Not Blood Siblings: So many of the show’s pairings, mostly one-sided, involve this trope. There’s George Michael/Maeby, Steve Holt/Maeby, Annyong/Maeby, Michael/Lindsay, and GOB/Lindsay. There’s even a brief tease of George Michael/Lindsay due to a wacky misunderstanding.
Clingy Jealous Girl: A recurring problem as a result. Also Michael with George Michael (in a nonsexual way), he seems to be particularly jealous of George Michael’s girlfriend, Ann Veal, for taking his son away from him.
Benevolent Boss: He’s an honest and reasonable boss, though it has been mentioned that he works his employees too hard and doesn’t know how to delegate authority.
Beware the Nice Ones: Season 4 implies that, after a series of injuries and degradation, he murdered Lucille Austero. Knowing the series, there may be more to it than that, but at the very least he does threaten her.
Can't Believe I Said That: He often does this before the other party has even left the room, mouthing “What is wrong with me?” while the other person’s eyes are diverted for some reason.
Hypocrite: His own actions often don’t line up with the things he judges the rest of his family for doing.
Not so Above It All: The stress of being in a family like the Bluths can make even a Good Guy like Michael slip up. Once he hits a rough patch in season four, combined with a increasingly strained relationship with his son, the similarities with the rest of his family are all the more glaring.
Whenever his son mentions his girlfriend Ann, his reactions are always either unawareness or apprehensiveness, and he makes constant hints and suggestions that he’d rather George Michael spent time with himself and drop her altogether.
After seeing his son take a break, he assures him that he doesn’t mind, but that he should probably work an extra hour to compensate.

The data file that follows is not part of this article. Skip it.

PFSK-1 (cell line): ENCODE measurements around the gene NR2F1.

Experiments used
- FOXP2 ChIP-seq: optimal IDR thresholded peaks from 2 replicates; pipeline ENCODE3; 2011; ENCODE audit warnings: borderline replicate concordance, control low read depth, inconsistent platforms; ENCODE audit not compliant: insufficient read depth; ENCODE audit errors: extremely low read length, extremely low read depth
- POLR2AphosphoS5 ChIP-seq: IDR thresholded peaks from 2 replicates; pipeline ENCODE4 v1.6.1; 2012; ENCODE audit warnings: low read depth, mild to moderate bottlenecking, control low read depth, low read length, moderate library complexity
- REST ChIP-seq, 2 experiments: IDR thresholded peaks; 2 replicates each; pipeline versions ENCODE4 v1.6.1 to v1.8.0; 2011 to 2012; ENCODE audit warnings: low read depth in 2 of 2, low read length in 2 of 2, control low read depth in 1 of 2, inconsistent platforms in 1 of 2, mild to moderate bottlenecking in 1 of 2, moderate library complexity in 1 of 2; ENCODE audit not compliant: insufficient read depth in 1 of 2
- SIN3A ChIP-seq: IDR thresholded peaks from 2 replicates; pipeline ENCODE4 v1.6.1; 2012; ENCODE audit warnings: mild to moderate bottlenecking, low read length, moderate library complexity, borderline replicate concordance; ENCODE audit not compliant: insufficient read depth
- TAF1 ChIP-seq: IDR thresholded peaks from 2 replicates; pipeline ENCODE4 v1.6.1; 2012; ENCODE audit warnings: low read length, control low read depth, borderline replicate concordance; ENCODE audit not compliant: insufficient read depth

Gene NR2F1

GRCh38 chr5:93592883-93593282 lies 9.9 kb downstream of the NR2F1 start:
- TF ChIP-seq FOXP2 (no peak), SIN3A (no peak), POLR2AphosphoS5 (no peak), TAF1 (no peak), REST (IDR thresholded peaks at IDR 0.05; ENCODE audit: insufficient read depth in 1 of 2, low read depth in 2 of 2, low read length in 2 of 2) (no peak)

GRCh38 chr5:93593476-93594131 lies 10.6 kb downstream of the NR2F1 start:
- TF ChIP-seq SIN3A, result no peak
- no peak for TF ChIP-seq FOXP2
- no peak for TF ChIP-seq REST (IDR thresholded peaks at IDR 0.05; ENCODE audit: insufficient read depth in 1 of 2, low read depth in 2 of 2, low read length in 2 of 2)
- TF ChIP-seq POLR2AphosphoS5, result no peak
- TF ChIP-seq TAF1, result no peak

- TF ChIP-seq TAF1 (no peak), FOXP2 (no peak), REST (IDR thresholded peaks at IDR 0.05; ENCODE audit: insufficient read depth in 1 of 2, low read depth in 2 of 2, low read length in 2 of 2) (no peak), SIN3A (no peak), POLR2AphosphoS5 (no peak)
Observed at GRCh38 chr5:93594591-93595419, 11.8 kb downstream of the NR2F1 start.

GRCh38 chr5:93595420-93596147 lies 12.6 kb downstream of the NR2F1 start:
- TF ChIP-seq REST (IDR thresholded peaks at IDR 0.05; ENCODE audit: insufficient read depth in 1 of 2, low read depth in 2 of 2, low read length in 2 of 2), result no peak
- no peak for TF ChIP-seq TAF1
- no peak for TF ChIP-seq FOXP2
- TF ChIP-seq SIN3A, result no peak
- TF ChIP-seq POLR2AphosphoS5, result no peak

Deconstructed further in season 4, where the lack of the rest of his family constantly surrounding him makes his own flaws much clearer.
Only Sane Man: Michael is the only Bluth without any immediate glaring character flaws. Even after his own issues start manifesting, he remains the most rational Bluth (with the exception of his son), and is clearly still a good guy.
Overprotective Dad: After hints of it in the Fox episodes, it balloons in season 4 when he tries to monopolize all of George Michael’s time and attention while the latter is in college.
Selective Enforcement: Almost everyone else can be horrible but the moment he does anything immoral, they condemn him for it. To add to it, these ‘immoral’ actions include not letting Gob have free frozen bananas, trying to seduce Gob’s girlfriend whom he frequently neglected and cheated on, and firing an incompetent assistant who was openly disrespectful of him.
Straight Man: Michael is the king of this trope; he’s more reasonable than the rest of his family, and not naive like his son.
Took a Level in Jerkass: Throughout the whole series, as a result of dealing with his dysfunctional and highly amoral family.
Ramped up a considerable amount in Season 4.